work=Modern Romance box office | url=http://www.boxofficemojo.com/movies/?id=modernromance.htm | accessmonthday=12 March | accessyear=2006
] but was well received by critics, with one reviewer commenting that the film was "not Brooks at his best, but still amusing".cite web | title=http://www.rottentomatoes.com/ | work=Modern Romance (1981) | url=http://www.rottentomatoes.com/m/modern_romance/ | accessmonthday=12 March | accessyear=2006] His best-received film, "Lost in America" (1985), featured Brooks and Julie Hagerty as a couple who leave their yuppie lifestyle and drop out of society to live in a motor home as they have always dreamed of doing. They meet comic disappointment.

Brooks's "Defending Your Life" (1991) placed his lead character in the afterlife, put on trial to justify his human fears and thus determine his cosmic fate. Critics responded to the offbeat premise and the surprising chemistry between Brooks and Meryl Streep as his post-death love interest. His later efforts did not find large audiences, but still retained Brooks's touch as a filmmaker. He garnered positive reviews for "Mother" (1996), which starred Brooks as a middle-aged writer moving back home to resolve tensions between himself and his mother (Debbie Reynolds). 1999's "The Muse" featured Brooks as a down-and-out Hollywood screenwriter using the services of an authentic muse (Sharon Stone) for inspiration.

Brooks also acted in other writers' and directors' films during the 1980s and 1990s. He moved into the horror genre in one of the stories in "", playing a driver whose passenger has a shocking secret (Dan Aykroyd). In James L. Brooks's hit "Broadcast News" (1987), he was nominated for an Academy Award for Best Supporting Actor as an insecure, supremely ethical network TV reporter, who offers the rhetorical question, "Wouldn't this be a great world if insecurity and desperation made us more attractive?" He also won positive notices for his role in 1998's "Out of Sight", playing an untrustworthy banker and ex-convict.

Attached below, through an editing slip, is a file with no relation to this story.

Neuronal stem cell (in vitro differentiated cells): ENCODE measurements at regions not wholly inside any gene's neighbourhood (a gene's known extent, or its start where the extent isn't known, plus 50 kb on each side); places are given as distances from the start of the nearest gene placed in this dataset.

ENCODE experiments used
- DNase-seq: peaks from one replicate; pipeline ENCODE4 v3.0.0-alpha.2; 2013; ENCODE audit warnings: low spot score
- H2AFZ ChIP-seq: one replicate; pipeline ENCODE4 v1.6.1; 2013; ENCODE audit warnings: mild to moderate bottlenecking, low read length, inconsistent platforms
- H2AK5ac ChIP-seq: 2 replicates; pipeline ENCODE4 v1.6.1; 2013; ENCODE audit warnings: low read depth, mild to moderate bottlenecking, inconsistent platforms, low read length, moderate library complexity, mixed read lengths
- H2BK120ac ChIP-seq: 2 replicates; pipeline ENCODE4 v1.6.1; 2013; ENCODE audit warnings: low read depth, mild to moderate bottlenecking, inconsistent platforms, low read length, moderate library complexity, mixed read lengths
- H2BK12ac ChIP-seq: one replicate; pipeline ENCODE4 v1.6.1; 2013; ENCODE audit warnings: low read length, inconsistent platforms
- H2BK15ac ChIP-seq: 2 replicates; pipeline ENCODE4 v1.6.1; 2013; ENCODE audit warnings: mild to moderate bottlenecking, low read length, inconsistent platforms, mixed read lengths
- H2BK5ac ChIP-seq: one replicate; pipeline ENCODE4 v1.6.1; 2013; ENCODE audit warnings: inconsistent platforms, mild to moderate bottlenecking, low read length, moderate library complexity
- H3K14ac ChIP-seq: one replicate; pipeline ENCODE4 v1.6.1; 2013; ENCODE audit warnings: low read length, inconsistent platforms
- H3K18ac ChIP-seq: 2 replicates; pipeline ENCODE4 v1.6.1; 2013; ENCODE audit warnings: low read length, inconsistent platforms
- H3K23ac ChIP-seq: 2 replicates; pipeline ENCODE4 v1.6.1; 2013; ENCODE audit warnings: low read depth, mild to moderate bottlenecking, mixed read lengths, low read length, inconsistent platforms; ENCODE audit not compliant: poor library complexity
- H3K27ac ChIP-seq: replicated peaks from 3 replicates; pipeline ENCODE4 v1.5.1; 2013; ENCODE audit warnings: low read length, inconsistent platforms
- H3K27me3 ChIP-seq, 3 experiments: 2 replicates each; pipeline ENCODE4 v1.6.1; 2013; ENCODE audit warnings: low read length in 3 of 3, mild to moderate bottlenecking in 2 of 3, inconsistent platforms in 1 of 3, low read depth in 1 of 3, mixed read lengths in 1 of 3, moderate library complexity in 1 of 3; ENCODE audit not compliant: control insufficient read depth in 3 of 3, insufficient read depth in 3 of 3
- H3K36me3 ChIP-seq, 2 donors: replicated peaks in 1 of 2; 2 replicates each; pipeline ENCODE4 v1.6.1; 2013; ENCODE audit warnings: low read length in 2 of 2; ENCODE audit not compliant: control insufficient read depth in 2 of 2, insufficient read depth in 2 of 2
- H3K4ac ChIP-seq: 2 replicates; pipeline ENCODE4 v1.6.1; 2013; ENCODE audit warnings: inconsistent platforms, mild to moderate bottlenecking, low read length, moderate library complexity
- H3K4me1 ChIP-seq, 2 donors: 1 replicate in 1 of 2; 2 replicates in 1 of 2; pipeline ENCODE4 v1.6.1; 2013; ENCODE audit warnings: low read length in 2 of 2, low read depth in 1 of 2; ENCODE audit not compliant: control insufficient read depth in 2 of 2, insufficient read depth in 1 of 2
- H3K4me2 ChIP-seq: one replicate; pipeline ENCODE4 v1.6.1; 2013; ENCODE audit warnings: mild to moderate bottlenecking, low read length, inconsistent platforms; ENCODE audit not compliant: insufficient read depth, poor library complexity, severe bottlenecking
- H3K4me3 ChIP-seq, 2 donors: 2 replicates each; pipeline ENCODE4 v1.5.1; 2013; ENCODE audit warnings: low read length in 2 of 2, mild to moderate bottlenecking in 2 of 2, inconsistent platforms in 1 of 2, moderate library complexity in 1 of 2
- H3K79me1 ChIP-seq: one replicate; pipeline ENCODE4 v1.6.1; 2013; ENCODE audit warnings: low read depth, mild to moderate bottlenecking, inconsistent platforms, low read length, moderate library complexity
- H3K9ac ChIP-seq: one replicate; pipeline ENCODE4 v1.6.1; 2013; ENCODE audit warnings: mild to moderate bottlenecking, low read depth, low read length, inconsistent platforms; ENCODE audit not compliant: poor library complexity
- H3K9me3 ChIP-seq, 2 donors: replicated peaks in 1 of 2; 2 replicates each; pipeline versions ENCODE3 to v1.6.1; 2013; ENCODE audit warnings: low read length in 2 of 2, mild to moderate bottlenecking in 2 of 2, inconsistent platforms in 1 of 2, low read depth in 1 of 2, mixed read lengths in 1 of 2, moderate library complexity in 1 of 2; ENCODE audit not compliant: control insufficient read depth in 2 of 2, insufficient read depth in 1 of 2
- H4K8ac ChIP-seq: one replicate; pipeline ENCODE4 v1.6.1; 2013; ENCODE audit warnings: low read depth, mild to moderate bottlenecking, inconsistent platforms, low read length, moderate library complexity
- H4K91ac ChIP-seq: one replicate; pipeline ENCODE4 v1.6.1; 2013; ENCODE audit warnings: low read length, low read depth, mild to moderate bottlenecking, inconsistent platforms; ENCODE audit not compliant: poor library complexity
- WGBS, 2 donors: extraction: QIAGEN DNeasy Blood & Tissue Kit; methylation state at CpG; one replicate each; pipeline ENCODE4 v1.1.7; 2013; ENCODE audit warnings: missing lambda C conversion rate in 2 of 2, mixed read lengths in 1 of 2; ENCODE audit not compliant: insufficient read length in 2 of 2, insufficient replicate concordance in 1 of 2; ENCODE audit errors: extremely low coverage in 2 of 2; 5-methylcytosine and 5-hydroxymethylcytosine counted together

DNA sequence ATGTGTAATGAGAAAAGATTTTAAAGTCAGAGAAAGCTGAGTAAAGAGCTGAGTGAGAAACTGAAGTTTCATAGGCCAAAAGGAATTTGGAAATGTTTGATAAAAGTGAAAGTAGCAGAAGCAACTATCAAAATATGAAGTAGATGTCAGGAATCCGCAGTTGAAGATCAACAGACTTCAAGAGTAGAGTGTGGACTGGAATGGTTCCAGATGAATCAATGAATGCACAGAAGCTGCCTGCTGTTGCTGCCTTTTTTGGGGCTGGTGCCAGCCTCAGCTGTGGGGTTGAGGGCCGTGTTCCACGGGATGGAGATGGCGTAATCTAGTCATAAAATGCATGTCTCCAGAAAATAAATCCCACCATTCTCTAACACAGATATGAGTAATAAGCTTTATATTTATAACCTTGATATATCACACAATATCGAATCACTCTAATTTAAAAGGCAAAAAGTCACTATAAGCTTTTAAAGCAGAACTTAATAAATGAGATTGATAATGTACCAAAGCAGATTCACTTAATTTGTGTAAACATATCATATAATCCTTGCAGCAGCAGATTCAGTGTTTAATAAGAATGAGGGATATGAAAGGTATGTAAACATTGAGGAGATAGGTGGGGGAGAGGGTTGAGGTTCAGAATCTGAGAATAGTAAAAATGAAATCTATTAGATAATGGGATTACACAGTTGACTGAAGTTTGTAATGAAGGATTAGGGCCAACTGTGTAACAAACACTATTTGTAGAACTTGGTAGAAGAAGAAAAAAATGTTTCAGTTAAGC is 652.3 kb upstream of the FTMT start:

2000s

Brooks received positive reviews for his portrayal of a dying retail store owner who befriends disillusioned teen Leelee Sobieski in "My First Mister" (2001). Brooks has appeared as a guest voice on "The Simpsons" five times during its run (always under the name "A. Brooks"), and is described as the best guest star in the show's history by IGN, particularly for his role as supervillain Hank Scorpio in the episode "You Only Move Twice". [citeweb|url=http://uk.tv.ign.com/articles/730/730566p5.html|title=Top 25 Simpsons Guest Appearances|accessdate=2007-03-25|author=Goldman, Eric; Iverson, Dan; Zoromski, Brian|publisher=IGN] Brooks continued his voiceover work in Disney and Pixar's "Finding Nemo" (2003), as the voice of "Marlin", one of the film's protagonists; "Nemo" is Brooks's largest grossing film to date.

In 2005, his film "Looking for Comedy in the Muslim World" drew controversy for its title. Sony Pictures eventually dropped the film altogether because of their desire to change the title. Subsequently, Warner Independent Pictures purchased the film and gave it a limited release in January 2006; the film received mixed reviews and a low box office gross. The movie goes back to the days of Brooks's "Real Life", as Brooks once again plays himself, a filmmaker commissioned by the U.S. government to see what makes the Muslim people laugh, thus sending him on a tour of India and Pakistan.

In 2007, he continued his long term collaboration with "The Simpsons" by voicing Russ Cargill, the main antagonist of "The Simpsons Movie".

He has been cast to play Lenny Botwin, Nancy Botwin's estranged father-in-law, on Showtime's television series Weeds. [ [http://community.tvguide.com/blog-entry/TVGuide-Editors-Blog/Ausiello-Report/Ausiello-Scoop-Albert/800037445 Weeds Scoop: Albert Brooks Is Nancy's "Dad"] ]

Personal life

Brooks was romantically linked to singer Linda Ronstadt and actresses Carrie Fisher, Julie Hagerty and Kathryn Harrold. He married Kimberly Shlain, an artist he met through a mutual friend. The couple have two children, Jacob Eli (born 1998) and Claire Elizabeth (born 2000).

Brooks resides in Los Angeles.

Filmography

References

External links

*imdb name|id=0000983|name=Albert Brooks
*amg name|2:83146
* [http://www.albertbrooks.com/ Official site of Albert Brooks]